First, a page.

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Should I walk away. 40k upside down 20000 in immediate repairs no loan mod assistance

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April 28 2010 - Vancouver
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Answers (8)

Considering this question was posted in April of 2010, the OP has probably made a decision by now.

If not, real estate attorneys are a good resource and typically don't charge a huge amount for a consultation.
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February 19 2011

If you choose to walk away from your home and mortgage you will find you self living in a rental property for a very long time.  You will then never be able to paint a wall the color you want or choose new carpeting or simply make a decision BEFORE you call you Landlord and ask for permission... How will that feel that you will for many years to come have to ask permission for every thing you want to do in your home.  I am a home owner and I would do want ever I had to do to keep my home.  Take in a border, get a second job, or a third.  Turn off the cable , turn off the internet, cut back on everything to keep your home !
Charlene Johnson
"M&T Bank- Home Loans"

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February 16 2011
Profile picture for Dan Tabit
In most cases walking away would be the worst choice. Loan modifications take persistance, don't take the first no for an answer.  If you still don't expect this, consider a short sale.
Only use and agent very experienced with short sales, not a first timer. 
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April 28 2010
If you can still afford the payments, I would not walk away.
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April 28 2010
40k upside down is nothing compared to the vast population that are making payments on homes they paid more for then what they are worth today.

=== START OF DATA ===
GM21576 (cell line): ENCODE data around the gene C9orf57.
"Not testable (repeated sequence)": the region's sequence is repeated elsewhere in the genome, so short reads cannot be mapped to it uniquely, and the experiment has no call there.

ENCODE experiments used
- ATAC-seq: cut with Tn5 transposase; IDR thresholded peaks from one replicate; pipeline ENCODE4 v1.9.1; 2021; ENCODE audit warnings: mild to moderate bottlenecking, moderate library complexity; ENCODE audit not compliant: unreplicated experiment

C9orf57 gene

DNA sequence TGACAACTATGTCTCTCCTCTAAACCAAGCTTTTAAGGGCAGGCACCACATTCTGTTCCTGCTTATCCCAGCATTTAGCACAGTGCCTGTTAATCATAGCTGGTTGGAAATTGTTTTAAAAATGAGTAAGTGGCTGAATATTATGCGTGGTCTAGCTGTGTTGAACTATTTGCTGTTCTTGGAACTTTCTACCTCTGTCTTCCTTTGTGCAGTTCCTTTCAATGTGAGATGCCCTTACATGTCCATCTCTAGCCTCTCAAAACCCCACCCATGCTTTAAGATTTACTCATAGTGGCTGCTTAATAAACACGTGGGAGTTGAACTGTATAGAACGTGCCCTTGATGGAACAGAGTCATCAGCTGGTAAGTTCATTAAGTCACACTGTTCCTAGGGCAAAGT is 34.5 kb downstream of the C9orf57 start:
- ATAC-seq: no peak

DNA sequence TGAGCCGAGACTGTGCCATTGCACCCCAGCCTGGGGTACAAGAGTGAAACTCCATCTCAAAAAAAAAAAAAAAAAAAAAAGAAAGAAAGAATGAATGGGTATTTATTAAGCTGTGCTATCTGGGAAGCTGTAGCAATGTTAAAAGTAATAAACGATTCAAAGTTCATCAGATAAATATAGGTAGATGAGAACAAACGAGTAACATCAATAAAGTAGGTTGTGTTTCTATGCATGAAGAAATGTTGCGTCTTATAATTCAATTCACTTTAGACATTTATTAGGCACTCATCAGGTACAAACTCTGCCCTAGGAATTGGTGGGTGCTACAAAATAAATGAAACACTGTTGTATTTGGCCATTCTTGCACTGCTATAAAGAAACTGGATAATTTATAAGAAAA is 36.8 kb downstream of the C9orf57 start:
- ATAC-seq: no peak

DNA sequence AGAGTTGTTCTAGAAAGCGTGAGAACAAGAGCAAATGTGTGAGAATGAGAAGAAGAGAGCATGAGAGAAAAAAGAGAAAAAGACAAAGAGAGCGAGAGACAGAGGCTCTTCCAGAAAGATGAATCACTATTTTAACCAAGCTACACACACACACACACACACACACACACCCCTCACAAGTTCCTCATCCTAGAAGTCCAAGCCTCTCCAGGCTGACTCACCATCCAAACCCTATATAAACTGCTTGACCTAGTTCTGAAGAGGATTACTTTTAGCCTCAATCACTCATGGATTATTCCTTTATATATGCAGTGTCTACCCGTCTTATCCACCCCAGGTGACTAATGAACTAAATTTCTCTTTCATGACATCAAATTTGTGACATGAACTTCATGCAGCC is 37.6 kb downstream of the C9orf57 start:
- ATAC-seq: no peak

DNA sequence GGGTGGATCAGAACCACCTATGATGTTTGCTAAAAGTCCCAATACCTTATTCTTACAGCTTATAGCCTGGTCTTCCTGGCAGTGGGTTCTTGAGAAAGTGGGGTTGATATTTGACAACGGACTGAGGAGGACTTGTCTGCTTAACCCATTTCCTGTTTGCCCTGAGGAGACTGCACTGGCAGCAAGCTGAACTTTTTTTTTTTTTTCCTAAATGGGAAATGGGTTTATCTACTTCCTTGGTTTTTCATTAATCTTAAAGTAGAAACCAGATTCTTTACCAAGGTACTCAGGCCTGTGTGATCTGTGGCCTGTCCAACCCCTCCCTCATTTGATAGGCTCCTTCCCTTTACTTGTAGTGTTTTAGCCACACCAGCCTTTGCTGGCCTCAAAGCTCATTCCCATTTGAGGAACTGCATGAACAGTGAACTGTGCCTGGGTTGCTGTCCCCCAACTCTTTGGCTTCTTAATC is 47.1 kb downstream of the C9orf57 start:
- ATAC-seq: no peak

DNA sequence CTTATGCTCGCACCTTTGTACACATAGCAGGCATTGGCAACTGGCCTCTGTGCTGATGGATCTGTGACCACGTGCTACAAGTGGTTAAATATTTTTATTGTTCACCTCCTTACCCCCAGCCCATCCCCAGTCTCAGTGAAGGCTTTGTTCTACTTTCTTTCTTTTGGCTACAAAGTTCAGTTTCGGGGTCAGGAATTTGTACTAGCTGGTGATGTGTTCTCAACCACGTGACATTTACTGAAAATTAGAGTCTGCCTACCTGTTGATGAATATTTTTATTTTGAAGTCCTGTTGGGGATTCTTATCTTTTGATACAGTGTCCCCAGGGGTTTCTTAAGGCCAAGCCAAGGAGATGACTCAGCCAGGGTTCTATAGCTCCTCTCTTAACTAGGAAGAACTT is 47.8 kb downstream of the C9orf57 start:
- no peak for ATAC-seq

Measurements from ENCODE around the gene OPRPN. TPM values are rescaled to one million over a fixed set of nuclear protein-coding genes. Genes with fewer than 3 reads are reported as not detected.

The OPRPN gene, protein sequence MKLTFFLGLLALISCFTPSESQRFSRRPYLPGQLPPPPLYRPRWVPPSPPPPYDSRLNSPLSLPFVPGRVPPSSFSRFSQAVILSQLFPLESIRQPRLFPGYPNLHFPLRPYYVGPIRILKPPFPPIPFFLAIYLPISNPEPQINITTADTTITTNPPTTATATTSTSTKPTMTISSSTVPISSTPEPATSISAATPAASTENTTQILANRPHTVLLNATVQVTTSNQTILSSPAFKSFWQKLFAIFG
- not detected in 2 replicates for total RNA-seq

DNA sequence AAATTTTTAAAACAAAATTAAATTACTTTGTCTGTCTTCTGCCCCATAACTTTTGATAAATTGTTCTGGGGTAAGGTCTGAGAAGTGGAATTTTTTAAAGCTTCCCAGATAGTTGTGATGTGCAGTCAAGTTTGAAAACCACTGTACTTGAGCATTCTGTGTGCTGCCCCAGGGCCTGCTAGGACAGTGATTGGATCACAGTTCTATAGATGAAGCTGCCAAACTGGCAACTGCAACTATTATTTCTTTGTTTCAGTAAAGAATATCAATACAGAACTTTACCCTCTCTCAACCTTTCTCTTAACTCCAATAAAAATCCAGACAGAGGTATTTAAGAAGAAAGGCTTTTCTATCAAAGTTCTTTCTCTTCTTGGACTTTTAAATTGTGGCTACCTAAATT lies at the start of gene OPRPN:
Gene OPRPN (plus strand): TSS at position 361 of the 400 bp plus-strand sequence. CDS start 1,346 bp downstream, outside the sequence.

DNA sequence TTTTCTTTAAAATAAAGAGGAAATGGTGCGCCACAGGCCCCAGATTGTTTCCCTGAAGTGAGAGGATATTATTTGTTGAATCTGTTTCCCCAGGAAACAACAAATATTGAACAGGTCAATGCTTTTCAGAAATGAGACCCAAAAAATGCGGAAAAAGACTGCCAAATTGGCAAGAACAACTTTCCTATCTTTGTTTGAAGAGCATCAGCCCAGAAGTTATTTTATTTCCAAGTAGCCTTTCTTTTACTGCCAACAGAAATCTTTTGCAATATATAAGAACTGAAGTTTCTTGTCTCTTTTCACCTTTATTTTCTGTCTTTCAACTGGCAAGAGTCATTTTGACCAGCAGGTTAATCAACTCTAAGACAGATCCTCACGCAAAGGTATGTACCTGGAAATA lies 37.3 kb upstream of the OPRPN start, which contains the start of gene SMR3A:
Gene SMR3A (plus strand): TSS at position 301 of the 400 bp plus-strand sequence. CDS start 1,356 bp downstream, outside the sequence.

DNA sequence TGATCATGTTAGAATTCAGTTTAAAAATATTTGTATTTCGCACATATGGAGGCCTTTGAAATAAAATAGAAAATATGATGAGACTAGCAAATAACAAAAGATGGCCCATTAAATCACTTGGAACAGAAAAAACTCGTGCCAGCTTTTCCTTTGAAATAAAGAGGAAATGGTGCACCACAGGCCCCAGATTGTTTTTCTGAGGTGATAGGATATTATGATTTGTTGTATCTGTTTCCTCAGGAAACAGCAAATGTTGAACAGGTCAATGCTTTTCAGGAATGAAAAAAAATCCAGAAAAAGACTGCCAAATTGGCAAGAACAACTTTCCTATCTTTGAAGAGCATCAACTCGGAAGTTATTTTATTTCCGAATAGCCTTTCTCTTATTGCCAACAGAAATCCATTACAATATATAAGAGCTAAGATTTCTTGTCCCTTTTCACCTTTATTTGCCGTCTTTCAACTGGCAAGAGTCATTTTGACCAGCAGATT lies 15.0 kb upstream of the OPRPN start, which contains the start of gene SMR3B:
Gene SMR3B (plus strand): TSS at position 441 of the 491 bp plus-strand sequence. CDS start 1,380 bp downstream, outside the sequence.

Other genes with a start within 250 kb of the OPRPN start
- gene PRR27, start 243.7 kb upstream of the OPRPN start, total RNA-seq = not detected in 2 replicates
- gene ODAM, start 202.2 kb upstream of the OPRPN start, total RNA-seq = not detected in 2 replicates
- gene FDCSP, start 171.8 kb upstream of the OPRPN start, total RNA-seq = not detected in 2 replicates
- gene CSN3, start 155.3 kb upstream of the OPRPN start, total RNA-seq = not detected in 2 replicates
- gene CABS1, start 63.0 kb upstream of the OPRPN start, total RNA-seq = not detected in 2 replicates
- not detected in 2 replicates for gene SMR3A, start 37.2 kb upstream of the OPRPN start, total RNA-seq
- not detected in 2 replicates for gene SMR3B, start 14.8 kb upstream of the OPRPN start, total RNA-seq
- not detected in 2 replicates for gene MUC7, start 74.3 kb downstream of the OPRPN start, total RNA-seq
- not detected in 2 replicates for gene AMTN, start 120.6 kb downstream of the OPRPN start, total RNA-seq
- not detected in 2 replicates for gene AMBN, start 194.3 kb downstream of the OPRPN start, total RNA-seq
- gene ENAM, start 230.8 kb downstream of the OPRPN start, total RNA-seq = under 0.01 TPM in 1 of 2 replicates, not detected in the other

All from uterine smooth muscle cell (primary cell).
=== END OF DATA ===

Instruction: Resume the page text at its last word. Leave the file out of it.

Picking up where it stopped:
The important question is how far behind on payments are you, if any?
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April 28 2010
You can do an FHA loan quicker than a conventional after a foreclosure. Getting another loan is going to be very difficult for a very long time. My personal belief is that the only time people should walk is when they simply cannot afford to make the house payments anymore. Everyone is feeling the pinch, mailing the keys in on your house is not the answer. My belief is, I will never regret doing everything I can to keep my credit in tact, but I will definitely regret it if I do not. Just my opinion.
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April 28 2010
I agree with Josh.  It is a personal decision.  Is the amount of money you are walking away from going to be something you cannot imagine being able to pay back in 3-5 years?  If not, then walking away may be your best ooption.  The only drawback is that you will not be able to buy a home with an FHA loan for 7 years, but I think you would still be able to do a conventional (20% down loan).

Good luck.
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April 28 2010
That is a personal decision. I assume you are aware of the credit ramifications. I see you are in Vancouver and I am unaware of the local law, I do not know if your mortgage company can hit you with a deficency judgement for the difference of what you owe and what they get in short sale, so you want to research that. Then it comes down to, do you feel comfortable walking away from your obligation? I am like millions of others out there and I am over $100,000 upside down in my house. I cannot walk away from my obligation. I signed documents promising to repay and that is what I will do. But that is a personal decision that I made, you need to make the same decision for yourself and understand the repricussions.
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April 28 2010
 
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